Many from that 1978 Championship team were in attendance on Friday night, watching as one of their teammates cemented his professional legacy. For Chenier, that acceptance as an All-Time Bullets great is at the core of why he played the game.

"You know, when you play this game, you play for acceptance," he said. "You want to be the best, you want to be accepted. Having players and childhood friends – and of course, your family – here, you’re surrounded by so many people that meant a lot to you both before and now. It’s a really humbling feeling.”

It was hard to find someone in DC without something good to say about Chenier on Friday night. Even in the basement of Capital One Center, after the Wizards' fifth loss in seven games, head coach Scott Brooks took a moment out of his press conference to praise Chenier. 

"[Chenier] is a great ambassador and we all love him," Brooks said. "It's well deserved. It's going to be pretty cool seeing his jersey every time we step into this building."

Fans left the arena with a commemorative Phil Chenier cut out. Phil Chenier left the arena with his number retired. The experience was, according to the man himself, everything he thought it'd be. 

"You don’t know what the emotions are going to be..." he told media members after the ceremony."...Obviously it’s something I thought about, but it really was exciting to see the 45 up there and my name."

Then Chenier cracked a smile.

"I’m glad it’s over with."

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Wizards lose again, this time to Nuggets as offense falls flat

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Wizards lose again, this time to Nuggets as offense falls flat

The Washington Wizards lost to the Denver Nuggets 108-100 on Friday night. Here's analysis of what went down...

Another loss: It is becoming more and more clear that the Wizards need a shot in the arm, something to change the direction of where they are currently heading.

Whether that will come in the form of All-Star point guard John Wall returning from his months-long absence, an adjustment to their lineup or strategy, or something else entirely, the losses are piling up and at a tough time in the season.

With another loss on Friday night, their seventh in their last 11 games, the Wizards are now 40-32. They have plenty of room to still clinch a playoff berth, as their magic number stands at two, but they only have 10 games left to secure their all-important playoff seed.

Both the Pacers and Cavaliers, two teams just ahead of them in the playoff race, won on Friday.

The Wizards lost their second straight game and again offense was their problem. They scored 100 points, six below their season average, and committed 17 turnovers.

Big third quarter: The Denver Nuggets have emerged as a team on the rise, a young squad with burgeoning stars that could someday soon make some noise in the Western Conference. The reason is because they are very good on offense. Defense is a much different story.

That was not the case on Friday night, as the Wizards had all sorts of trouble scoring in three of their four quarters. They managed just 43 points by halftime, the fewest the Nuggets have allowed in a first half since Jan. 27.

The Wizards, though, did get cooking in the third quarter. They erupted for 33 points in the frame while shooting 63.2 percent from the field and 58.3 percent from three. Markieff Morris, who finished with 17, had 11 points in the third quarter and Bradley Beal (24 points) hit three threes.

The Wizards also found a solution for Jamal Murray, one of the Nuggets' brightest young stars. He had 20 points at halftime, but went scoreless in nine minutes in the third quarter. Kelly Oubre, Jr. (15 points) was among those who gave him trouble. Murry finished with 25.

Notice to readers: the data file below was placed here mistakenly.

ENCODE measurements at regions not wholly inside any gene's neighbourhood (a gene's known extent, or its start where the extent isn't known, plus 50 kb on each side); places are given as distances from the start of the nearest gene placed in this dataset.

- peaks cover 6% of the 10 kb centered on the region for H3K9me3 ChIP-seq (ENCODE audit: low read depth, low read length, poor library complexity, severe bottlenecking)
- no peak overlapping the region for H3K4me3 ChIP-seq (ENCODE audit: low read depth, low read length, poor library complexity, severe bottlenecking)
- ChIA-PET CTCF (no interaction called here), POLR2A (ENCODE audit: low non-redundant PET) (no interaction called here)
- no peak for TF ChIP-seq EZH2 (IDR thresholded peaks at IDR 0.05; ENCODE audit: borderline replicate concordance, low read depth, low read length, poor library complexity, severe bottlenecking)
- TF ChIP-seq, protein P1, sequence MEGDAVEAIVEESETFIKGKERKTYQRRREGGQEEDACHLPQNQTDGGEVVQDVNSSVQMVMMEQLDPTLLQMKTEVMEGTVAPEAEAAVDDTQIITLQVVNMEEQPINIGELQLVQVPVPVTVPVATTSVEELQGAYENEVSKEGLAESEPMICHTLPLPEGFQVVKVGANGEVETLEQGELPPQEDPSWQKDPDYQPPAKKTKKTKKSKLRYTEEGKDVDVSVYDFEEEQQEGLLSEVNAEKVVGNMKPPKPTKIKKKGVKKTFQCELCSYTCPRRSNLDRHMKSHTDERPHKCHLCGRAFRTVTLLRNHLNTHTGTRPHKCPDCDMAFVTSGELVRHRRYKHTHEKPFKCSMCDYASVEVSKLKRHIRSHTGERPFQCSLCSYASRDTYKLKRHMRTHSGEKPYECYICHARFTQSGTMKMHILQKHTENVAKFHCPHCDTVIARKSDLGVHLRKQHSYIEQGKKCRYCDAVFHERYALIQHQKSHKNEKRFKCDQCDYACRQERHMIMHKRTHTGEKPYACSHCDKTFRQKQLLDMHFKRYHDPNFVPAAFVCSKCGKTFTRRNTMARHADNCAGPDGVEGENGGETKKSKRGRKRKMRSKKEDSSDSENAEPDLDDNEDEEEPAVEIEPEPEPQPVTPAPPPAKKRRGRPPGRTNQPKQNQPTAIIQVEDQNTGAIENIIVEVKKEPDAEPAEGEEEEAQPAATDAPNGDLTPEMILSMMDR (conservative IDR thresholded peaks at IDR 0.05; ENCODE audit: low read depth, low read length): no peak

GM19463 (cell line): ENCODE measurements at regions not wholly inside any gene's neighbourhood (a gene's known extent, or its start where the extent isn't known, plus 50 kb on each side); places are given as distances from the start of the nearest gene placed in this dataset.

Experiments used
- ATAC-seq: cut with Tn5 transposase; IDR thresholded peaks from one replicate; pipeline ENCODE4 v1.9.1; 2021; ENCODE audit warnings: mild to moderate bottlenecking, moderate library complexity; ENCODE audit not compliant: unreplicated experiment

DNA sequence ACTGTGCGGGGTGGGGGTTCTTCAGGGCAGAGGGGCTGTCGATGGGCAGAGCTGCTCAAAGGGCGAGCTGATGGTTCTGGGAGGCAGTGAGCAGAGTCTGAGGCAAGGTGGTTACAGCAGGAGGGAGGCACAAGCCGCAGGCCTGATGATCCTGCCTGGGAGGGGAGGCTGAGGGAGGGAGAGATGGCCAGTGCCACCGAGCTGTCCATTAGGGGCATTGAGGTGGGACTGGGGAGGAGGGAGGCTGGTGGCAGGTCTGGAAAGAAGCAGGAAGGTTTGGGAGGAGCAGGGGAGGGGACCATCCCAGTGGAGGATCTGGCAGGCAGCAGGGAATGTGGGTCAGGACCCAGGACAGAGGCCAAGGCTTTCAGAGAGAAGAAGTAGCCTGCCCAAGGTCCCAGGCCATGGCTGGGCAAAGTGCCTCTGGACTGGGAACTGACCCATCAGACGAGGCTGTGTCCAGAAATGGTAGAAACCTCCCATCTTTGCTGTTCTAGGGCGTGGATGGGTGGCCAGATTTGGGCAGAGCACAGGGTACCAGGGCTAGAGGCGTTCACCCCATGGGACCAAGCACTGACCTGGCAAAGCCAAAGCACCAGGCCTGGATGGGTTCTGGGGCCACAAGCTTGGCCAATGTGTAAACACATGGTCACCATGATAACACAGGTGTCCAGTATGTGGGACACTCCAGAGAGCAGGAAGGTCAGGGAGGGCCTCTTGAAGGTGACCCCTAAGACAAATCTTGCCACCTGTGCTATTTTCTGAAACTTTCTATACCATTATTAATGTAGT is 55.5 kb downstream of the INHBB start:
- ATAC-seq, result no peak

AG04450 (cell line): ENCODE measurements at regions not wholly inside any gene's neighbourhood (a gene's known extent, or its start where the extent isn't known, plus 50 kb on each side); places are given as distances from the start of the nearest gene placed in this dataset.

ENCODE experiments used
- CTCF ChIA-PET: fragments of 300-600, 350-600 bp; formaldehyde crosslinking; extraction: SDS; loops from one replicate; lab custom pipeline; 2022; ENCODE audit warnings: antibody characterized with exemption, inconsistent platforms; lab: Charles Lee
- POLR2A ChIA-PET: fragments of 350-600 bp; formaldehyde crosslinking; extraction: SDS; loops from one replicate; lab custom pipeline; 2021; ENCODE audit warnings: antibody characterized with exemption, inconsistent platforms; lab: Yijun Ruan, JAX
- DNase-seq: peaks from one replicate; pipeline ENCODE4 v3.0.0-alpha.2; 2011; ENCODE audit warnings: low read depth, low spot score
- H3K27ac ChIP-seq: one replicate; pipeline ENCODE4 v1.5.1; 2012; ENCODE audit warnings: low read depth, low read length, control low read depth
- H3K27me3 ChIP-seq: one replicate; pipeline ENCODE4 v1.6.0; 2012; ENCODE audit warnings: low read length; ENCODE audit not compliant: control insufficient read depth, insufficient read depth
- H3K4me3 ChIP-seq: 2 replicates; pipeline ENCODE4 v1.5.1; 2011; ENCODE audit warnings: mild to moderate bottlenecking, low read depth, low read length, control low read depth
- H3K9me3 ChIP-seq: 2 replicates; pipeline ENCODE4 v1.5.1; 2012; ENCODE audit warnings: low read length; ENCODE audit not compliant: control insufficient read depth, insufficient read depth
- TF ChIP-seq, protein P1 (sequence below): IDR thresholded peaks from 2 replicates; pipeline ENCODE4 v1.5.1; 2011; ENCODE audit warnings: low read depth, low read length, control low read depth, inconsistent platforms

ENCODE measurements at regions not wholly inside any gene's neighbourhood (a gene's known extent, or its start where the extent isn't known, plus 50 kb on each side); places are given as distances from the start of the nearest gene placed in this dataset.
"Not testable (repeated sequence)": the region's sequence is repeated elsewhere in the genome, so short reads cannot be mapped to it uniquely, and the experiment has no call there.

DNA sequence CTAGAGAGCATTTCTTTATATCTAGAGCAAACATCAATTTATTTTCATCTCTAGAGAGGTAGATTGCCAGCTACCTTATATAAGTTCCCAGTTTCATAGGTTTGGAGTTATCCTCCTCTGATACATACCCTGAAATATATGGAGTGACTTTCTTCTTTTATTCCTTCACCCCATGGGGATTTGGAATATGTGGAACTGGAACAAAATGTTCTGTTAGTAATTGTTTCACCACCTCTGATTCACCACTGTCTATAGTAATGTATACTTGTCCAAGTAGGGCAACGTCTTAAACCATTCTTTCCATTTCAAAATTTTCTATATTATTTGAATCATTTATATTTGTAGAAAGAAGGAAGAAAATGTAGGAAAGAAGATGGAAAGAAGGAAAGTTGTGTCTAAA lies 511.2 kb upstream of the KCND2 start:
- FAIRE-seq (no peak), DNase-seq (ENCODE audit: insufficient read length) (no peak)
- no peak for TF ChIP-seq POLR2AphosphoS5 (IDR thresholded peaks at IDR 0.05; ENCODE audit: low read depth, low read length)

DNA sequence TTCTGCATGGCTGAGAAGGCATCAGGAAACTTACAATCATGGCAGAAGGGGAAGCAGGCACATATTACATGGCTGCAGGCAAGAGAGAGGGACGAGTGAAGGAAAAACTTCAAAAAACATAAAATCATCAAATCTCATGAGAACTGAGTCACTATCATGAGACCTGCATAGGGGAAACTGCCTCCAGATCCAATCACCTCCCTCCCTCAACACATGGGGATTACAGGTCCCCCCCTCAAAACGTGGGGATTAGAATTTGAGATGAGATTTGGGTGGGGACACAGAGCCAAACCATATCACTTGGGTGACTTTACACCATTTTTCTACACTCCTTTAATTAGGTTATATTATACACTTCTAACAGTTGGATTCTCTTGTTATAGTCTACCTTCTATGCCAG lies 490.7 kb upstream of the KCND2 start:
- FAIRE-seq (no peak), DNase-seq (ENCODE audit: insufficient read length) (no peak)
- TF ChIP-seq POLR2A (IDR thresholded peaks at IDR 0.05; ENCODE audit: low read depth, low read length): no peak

The big third quarter reflected well on the Wizards' ability to make adjustments, but their 24-point fourth quarter flipped the script again.


Didn't force mistakes: The first time these teams squared off back in October, the Wizards forced the Nuggets into 23 turnovers. This game was a very different story. 

The Nuggets didn't commit their first turnover until midway through the second quarter and had only three by halftime. They had just 10 turnovers for the game.

Denver deserves some credit for limiting their mistakes, but all of it did not reflect well on the Wizards' defense. They didn't put enough pressure on the ball and failed to disrupt passing lanes like they usually do. It was uncharacteristic, as the Wizards entered the game 10th in average turnovers forced.

Not creating mistakes allowed the Nuggets to get way to many field goal attempts. Though they shot just 43.5 percent, Denver managed 108 points. And not getting turnovers offered the Wizards few opportunities for easy transition buckets.

Turnovers were one issue with the Wizards' defense. So was defending the perimeter, as the Nuggets shot 17-for-34 (50%) from long range. It is worth noting the Nuggets were without their leading scorer Gary Harris, a guy who is dangerous from long range.


Special night: Halftime offered a memorable moment in franchise history as legendary player and broadcast Phil Chenier had his No. 45 jersey retired by the team. His longtime broadcaster and friend Steve Buckhantz hosted the ceremony with about 20 friends and family members of Chenier's seated behind him. Buckhantz had opening comments, then majority owner Ted Leonsis spoke as everyone in the crowd stood and cheered.

Then, it was Chenier's time to talk. He thanked his former teammates, members of the organization and those close to him. He kept his composure until the very end when he brought up his mother, Peggy, who could not make the event. Chenier choked up and wiped away tears as he described what she has meant to him in his life.

It was a powerful moment and a great ceremony to honor a guy who has impacted the lives of many in the D.C. area. Now, his No. 45 will hang up in the rafters forever. That banner, by the way, features a picture of a microphone and the phrase '33 years,' signifying how long he was the color analyst for Bullets and Wizards games.


Up next: The Wizards do not have a game Saturday, though they are going to practice and Wall is expected to take a big step forward in his rehab. Their next game is Sunday at 6 p.m. on NBC Sports Washington when they host the Knicks. That will also be a special game, as the Wizards are set to honor the 40th anniversary of their 1978 NBA championship.